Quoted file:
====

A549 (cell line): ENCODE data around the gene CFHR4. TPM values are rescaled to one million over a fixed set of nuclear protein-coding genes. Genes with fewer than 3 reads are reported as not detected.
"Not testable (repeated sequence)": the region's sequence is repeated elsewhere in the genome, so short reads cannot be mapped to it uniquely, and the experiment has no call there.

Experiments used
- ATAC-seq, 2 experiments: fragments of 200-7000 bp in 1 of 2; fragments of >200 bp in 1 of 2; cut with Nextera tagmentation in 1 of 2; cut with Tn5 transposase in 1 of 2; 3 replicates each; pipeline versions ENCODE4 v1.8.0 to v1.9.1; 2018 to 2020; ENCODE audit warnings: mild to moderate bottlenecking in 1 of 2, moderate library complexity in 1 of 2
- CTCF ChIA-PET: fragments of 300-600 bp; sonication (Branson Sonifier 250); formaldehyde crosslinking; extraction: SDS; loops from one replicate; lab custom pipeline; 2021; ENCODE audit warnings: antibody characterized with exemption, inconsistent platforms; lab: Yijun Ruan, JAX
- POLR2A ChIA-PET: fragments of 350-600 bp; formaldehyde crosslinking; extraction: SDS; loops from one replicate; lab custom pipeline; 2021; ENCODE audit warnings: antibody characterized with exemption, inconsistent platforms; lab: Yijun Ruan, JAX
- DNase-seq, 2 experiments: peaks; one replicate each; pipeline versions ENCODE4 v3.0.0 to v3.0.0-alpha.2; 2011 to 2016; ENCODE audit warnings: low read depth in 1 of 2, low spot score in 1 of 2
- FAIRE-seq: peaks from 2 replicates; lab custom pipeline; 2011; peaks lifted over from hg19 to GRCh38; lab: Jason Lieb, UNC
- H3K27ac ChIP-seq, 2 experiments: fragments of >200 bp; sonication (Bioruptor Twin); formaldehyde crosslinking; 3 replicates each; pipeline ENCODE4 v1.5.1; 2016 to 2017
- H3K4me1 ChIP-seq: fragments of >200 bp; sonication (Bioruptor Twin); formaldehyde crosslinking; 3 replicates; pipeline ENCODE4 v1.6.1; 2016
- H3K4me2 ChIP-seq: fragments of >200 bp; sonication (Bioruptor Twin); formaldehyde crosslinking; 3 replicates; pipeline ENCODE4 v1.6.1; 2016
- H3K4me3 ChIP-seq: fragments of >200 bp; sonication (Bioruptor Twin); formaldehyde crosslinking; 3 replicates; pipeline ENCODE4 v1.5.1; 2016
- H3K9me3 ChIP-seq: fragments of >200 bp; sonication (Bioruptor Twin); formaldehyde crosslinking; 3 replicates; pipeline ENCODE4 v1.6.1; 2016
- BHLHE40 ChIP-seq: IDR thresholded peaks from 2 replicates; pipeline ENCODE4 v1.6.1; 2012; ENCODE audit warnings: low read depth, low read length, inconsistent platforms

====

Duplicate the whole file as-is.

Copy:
A549 (cell line): ENCODE data around the gene CFHR4. TPM values are rescaled to one million over a fixed set of nuclear protein-coding genes. Genes with fewer than 3 reads are reported as not detected.
"Not testable (repeated sequence)": the region's sequence is repeated elsewhere in the genome, so short reads cannot be mapped to it uniquely, and the experiment has no call there.

Experiments used
- ATAC-seq, 2 experiments: fragments of 200-7000 bp in 1 of 2; fragments of >200 bp in 1 of 2; cut with Nextera tagmentation in 1 of 2; cut with Tn5 transposase in 1 of 2; 3 replicates each; pipeline versions ENCODE4 v1.8.0 to v1.9.1; 2018 to 2020; ENCODE audit warnings: mild to moderate bottlenecking in 1 of 2, moderate library complexity in 1 of 2
- CTCF ChIA-PET: fragments of 300-600 bp; sonication (Branson Sonifier 250); formaldehyde crosslinking; extraction: SDS; loops from one replicate; lab custom pipeline; 2021; ENCODE audit warnings: antibody characterized with exemption, inconsistent platforms; lab: Yijun Ruan, JAX
- POLR2A ChIA-PET: fragments of 350-600 bp; formaldehyde crosslinking; extraction: SDS; loops from one replicate; lab custom pipeline; 2021; ENCODE audit warnings: antibody characterized with exemption, inconsistent platforms; lab: Yijun Ruan, JAX
- DNase-seq, 2 experiments: peaks; one replicate each; pipeline versions ENCODE4 v3.0.0 to v3.0.0-alpha.2; 2011 to 2016; ENCODE audit warnings: low read depth in 1 of 2, low spot score in 1 of 2
- FAIRE-seq: peaks from 2 replicates; lab custom pipeline; 2011; peaks lifted over from hg19 to GRCh38; lab: Jason Lieb, UNC
- H3K27ac ChIP-seq, 2 experiments: fragments of >200 bp; sonication (Bioruptor Twin); formaldehyde crosslinking; 3 replicates each; pipeline ENCODE4 v1.5.1; 2016 to 2017
- H3K4me1 ChIP-seq: fragments of >200 bp; sonication (Bioruptor Twin); formaldehyde crosslinking; 3 replicates; pipeline ENCODE4 v1.6.1; 2016
- H3K4me2 ChIP-seq: fragments of >200 bp; sonication (Bioruptor Twin); formaldehyde crosslinking; 3 replicates; pipeline ENCODE4 v1.6.1; 2016
- H3K4me3 ChIP-seq: fragments of >200 bp; sonication (Bioruptor Twin); formaldehyde crosslinking; 3 replicates; pipeline ENCODE4 v1.5.1; 2016
- H3K9me3 ChIP-seq: fragments of >200 bp; sonication (Bioruptor Twin); formaldehyde crosslinking; 3 replicates; pipeline ENCODE4 v1.6.1; 2016
- BHLHE40 ChIP-seq: IDR thresholded peaks from 2 replicates; pipeline ENCODE4 v1.6.1; 2012; ENCODE audit warnings: low read depth, low read length, inconsistent platforms